• Don’t hesitate to discuss your feelings about telehealth. If you’re having any feelings about the telehealth process, such as anxiety, fear, or discomfort, it could be helpful to bring them up with your therapist. Therapy is a good opportunity to process any emotions you are feeling, even if it involves your therapist or the therapy process. Once your therapist is aware, he or she can help you work through these feelings and make adjustments to help you feel more comfortable.

At first it can be hard to transition to telehealth, but with some time and support from your therapist or medication provider, you will likely find that telehealth is an effective alternative to face-to-face treatment.


Treatment During Quarantine

The COVID-19 outbreak has been a challenging time for many people, especially those who are in recovery. Long Island Reach is currently providing outpatient substance use and mental health services via telehealth for local residents of Long Beach, Port Washington, and Franklin Square. For more information about our services, contact us at 516-889-2332.
By Emily Guarnotta, PsyD
Clinical Psychologist
Long Island Reach
The coronavirus (COVID-19) outbreak has caused many people considerable stress. Many are faced with anxiety about contracting the virus, isolation from friends and family, and job or income loss. If you're in addiction recovery, the stress of this time may challenge your sobriety. Several studies have shown that stress is strongly linked to increased risk of relapse. Fortunately, there are proactive steps that you can take to deal with stress, prevent relapse, and maintain your recovery.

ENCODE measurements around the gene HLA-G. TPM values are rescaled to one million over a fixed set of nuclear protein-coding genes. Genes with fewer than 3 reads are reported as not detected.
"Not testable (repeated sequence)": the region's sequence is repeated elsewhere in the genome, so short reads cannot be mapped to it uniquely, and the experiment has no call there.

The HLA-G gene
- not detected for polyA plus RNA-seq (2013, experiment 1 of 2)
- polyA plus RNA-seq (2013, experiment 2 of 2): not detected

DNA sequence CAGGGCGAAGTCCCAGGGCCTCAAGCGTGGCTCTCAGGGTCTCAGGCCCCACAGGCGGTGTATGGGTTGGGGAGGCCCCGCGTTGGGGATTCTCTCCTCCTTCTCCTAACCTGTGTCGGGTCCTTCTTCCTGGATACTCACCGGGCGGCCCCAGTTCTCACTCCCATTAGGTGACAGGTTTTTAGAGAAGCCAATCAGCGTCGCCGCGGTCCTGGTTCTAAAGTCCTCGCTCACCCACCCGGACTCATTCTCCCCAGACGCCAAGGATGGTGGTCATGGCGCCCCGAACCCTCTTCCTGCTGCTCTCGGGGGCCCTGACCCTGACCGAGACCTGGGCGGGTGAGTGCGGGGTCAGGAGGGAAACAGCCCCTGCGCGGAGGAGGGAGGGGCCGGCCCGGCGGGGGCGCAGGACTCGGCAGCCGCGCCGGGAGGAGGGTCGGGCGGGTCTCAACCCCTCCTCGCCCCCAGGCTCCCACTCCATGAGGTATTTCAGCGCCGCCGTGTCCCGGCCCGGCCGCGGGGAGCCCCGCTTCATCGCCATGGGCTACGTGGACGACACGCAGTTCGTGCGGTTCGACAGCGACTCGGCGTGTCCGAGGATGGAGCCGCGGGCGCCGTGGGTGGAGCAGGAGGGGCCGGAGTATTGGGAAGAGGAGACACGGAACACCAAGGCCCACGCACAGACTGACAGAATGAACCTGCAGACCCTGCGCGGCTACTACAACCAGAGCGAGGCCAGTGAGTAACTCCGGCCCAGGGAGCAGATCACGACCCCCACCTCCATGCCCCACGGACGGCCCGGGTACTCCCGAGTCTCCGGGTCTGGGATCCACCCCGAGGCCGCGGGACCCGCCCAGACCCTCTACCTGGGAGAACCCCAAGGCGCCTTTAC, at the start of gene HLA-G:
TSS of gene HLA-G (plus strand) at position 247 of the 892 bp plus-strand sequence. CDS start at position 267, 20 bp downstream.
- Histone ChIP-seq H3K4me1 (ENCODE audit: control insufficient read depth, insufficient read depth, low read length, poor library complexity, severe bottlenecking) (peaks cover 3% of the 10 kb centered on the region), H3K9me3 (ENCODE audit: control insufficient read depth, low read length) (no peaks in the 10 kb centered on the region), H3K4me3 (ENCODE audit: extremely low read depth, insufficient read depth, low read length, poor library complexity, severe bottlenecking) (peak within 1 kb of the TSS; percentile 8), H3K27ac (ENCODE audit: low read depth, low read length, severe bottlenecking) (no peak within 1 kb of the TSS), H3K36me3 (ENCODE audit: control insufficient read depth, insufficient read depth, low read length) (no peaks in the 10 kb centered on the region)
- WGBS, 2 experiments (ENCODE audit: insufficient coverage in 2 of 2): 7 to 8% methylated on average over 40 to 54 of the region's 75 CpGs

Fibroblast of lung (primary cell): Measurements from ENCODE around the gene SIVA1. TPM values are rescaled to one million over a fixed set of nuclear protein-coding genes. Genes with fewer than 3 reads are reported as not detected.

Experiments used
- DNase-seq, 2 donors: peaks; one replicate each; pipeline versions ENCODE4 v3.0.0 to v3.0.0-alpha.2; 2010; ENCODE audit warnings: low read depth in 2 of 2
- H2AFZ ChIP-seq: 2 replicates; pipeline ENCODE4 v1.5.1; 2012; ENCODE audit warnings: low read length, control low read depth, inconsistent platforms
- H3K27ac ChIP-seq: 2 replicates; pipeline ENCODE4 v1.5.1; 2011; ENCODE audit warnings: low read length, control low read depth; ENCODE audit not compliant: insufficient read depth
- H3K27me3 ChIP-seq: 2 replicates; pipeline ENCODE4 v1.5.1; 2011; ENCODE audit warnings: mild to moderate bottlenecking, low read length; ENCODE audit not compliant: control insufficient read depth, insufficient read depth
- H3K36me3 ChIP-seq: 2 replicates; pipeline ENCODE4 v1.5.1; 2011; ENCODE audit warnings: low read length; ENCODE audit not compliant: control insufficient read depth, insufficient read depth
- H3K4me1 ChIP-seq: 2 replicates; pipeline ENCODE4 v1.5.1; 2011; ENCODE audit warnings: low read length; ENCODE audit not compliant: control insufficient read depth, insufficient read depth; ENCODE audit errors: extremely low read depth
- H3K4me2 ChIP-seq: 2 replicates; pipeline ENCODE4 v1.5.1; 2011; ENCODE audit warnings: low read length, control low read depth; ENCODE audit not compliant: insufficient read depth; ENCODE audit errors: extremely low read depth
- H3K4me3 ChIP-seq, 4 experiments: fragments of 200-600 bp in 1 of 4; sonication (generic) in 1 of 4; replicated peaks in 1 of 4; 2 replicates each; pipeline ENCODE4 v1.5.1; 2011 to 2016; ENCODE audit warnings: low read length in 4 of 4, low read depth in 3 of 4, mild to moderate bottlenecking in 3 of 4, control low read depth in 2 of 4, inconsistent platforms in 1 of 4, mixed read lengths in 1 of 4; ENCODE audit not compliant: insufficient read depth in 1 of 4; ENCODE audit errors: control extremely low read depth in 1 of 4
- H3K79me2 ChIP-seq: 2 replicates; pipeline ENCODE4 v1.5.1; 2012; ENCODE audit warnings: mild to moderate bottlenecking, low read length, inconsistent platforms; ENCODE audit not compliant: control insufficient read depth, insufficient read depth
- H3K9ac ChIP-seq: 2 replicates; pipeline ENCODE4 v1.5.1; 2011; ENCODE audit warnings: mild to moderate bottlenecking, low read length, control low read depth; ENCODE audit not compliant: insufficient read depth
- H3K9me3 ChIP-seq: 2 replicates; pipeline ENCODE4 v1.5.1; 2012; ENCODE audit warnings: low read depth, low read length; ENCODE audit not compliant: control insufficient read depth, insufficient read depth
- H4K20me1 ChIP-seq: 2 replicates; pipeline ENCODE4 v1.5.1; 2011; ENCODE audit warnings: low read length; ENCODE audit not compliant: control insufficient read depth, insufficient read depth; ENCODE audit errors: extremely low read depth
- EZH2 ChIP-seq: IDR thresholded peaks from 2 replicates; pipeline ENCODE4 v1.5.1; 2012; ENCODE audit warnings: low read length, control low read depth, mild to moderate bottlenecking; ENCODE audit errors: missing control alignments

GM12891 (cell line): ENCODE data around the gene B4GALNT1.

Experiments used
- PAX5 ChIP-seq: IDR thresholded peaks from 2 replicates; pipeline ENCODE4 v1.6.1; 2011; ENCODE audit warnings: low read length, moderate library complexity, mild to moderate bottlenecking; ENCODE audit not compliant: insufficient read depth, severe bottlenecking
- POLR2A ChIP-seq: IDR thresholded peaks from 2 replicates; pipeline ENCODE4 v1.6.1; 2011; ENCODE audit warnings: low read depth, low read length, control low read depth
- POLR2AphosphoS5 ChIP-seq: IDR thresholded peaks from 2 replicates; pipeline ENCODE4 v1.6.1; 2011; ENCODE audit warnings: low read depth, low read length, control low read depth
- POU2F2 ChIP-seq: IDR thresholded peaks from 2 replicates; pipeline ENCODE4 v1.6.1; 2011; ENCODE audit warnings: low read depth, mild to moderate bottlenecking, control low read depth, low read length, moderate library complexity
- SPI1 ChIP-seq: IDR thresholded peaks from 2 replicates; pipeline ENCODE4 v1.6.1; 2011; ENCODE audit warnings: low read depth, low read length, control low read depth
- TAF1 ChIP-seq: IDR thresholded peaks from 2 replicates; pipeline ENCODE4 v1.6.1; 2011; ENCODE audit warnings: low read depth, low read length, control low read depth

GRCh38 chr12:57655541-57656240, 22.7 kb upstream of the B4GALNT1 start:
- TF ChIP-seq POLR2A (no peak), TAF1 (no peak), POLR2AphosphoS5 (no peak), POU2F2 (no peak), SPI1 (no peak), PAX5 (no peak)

Coping with Cravings

Cravings are urges to use drugs and alcohol and are a normal part of the recovery process. They can range in intensity and may appear without warning. It is important to remember that cravings are feelings that pass over time. Though they may feel very powerful in the moment, cravings cannot force you to do anything. Consider the following tips to help cope with cravings:

Relieving Stress

Finding outlets for your stress is important for your recovery and overall well-being. Many of us are restricted from using our usual outlets, like going to the gym or spending time with loved ones. This means that we must get creative in thinking about how we can let off steam. Consider some alternative stress relief activities, like going for walks, playing with your children, meditating, or making music.  Think about something that you may have always wanted to try or learn but never had time to do. Make an effort to participate in one positive and stress-relieving activity each day.

Social Support

Accessing social support for your recovery is challenging during this time, since it is likely that you are social distancing or quarantining. Attending online recovery meetings is one way to stay connected to your sober community during the outbreak. Three of the most widely attended groups, Alcoholics Anonymous, Narcotics Anonymous, and SMART Recovery, all previously offered online meetings. Since the coronavirus outbreak, they have increased the number of online meetings offered, since many face-to-face meetings are canceled until further notice. If you're finding yourself more overwhelmed or stressed, consider increasing the number of meetings that you attend. For example, if you were previously attending one meeting a week, try to increase it to 2 to 4 online meetings. If you're a member of a 12-step recovery group, you should also remain connected to your sponsor through regular phone calls.
For more information about how to access online meetings, see Alcoholics Anonymous, Narcotics Anonymous, or SMART Recovery's websites.